Contents: The Adventures of Huckleberry Finn (novel by Mark Twain); from Life on the Mississippi (fiction by Mark Twain); The Negro Speaks of Rivers (poem by Langston Hughes); Narrative of Daniel Fisher (autobiography by Daniel Fisher); Three Days of Forest, A River, Free (poem by Rita Dove); The Outlaws (short story by Selma Lagerlof); from Nine Pounds of Luggage (autobiography by Maud Parrish); Freedom (poem by William Stafford); and from Mississippi Solo (travel narrative by Eddy Harris).
(From the back cover) "Down in My Heart has an autobiographical dimension, a shy but brave sense of quest, of inner evolution, of maturation and growth from eager idealism at the beginning to ironic wariness verging on disillusionment at the close, that was so telling a measure for all of us who shared the CO experience. But. Stafford registers a feeling of absolute integrity within a situation of social alienation that is extraordinary, the more so because it is unconscious, emerging as the subsumed virtue of the work. In the quiet immediacy of his prose the future poet is alive and breathing. All in all, a perceptive glimpse into a most painful interval of our national life." --William Everson From 1940 to 1944, William Stafford was interned in the camps for conscientious objectors in the United States. As a pacifist, he worked for the Civilian Public Service on forest and soil conservation projects in Arkansas, California, and Illinois. As a writer, he recorded the life he found there; the fellowship within the camps and the antagonism outside them. Down in My Heart is an account of the relationships among the people in the camps, their day-to-day activities: fighting forest fires, building roads, terracing eroded lands, and their earnest pursuit of a social morality rooted in religious and secular pacifist ideals. Since then, William Stafford has published several collections of poetry, and he has published his views on the writer's vocation. He has been the Poetry Consultant for the Library of Congress, and received the highest praise as a poet and an educator. His awards include the National Book Award, the Shelley Memorial Award, and the American Academy and Institute of Arts and Letters Award in Literature.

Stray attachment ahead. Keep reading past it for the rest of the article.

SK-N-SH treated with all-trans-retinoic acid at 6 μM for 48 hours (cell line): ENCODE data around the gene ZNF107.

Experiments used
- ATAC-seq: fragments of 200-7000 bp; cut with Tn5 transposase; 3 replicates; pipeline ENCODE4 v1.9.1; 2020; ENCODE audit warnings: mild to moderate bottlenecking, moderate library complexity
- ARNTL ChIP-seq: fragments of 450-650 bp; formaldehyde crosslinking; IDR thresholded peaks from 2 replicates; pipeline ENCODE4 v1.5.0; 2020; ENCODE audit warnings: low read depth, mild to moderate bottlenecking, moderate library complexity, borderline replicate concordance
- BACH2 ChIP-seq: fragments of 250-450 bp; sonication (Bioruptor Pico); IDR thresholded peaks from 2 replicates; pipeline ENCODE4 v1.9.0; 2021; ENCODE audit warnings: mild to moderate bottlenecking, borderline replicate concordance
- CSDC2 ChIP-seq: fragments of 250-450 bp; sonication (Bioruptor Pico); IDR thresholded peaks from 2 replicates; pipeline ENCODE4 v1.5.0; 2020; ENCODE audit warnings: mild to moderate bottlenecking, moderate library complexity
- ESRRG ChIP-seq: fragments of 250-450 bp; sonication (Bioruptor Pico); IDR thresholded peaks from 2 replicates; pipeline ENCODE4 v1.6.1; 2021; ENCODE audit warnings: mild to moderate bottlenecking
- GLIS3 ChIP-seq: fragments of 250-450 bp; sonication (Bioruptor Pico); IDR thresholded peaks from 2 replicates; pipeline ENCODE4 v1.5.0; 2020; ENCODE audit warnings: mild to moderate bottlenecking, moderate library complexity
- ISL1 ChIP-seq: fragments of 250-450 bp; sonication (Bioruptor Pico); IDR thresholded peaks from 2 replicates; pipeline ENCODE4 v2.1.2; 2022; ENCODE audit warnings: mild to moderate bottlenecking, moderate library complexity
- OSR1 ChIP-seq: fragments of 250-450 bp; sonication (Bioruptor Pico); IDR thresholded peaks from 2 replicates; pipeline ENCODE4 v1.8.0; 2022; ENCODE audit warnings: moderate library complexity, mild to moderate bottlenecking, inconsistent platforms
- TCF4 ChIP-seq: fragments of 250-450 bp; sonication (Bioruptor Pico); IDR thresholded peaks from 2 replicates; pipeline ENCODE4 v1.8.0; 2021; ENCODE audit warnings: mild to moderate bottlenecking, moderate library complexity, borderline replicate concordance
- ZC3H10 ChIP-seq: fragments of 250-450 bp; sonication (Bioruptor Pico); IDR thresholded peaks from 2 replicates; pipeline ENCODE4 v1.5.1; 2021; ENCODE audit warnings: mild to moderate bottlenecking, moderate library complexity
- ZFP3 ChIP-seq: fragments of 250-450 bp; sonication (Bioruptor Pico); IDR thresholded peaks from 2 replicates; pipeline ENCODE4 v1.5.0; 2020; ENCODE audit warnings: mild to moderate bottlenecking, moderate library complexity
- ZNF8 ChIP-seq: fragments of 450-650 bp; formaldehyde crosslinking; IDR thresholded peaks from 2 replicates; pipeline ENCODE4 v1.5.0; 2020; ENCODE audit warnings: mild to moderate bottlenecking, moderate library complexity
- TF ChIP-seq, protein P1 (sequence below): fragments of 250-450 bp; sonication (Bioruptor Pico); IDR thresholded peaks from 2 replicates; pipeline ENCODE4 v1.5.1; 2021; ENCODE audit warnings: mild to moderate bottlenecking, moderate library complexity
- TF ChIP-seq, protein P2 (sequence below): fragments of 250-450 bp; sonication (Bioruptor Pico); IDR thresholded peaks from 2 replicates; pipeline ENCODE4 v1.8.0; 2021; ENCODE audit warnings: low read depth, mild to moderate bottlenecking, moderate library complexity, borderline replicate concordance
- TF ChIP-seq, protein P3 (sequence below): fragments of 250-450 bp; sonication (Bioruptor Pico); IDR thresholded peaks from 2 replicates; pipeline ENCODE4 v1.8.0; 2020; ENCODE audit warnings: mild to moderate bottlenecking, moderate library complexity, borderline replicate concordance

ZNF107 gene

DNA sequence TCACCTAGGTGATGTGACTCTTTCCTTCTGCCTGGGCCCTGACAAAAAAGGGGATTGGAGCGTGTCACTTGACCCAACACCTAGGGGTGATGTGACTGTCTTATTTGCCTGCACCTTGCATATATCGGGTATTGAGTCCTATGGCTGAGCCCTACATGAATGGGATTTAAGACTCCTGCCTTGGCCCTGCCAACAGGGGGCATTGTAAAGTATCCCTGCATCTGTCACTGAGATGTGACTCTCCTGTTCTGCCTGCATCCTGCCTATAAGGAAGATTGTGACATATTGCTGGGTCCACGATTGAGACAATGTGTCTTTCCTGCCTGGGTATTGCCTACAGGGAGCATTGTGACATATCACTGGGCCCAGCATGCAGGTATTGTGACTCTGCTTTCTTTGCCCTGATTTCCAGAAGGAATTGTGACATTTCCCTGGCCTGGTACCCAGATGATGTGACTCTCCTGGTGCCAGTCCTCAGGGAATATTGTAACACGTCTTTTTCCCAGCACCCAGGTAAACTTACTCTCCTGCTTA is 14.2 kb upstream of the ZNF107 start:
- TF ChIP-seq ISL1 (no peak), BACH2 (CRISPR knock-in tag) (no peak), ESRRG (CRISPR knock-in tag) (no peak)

The Osage Orange Tree, a never-before-published story by beloved poet William Stafford, is about young love complicated by misunderstanding and the insecurity of adolescence, set against the backdrop of poverty brought on by the Great Depression. The narrator recalls a girl he once knew. He and Evangeline, both shy, never find the courage to speak to each other in high school. Every evening, however, Evangeline meets him at the Osage orange tree on the edge of her property. He delivers a newspaper to her, and they talk-and as the year progresses a secret friendship blossoms. This magical coming-of-age tale is brought to life through linocut illustrations by Oregon artist Dennis Cunningham, with an afterword by poet Naomi Shihab Nye, a personal friend of Stafford's.In the tradition of the work of great fiction writers like Steinbeck, O'Connor, and Welty, The Osage Orange Tree stands the test of time, not just as an ode to a place and a generation but as a testament to the resilience of a nation and the strength of the human heart.
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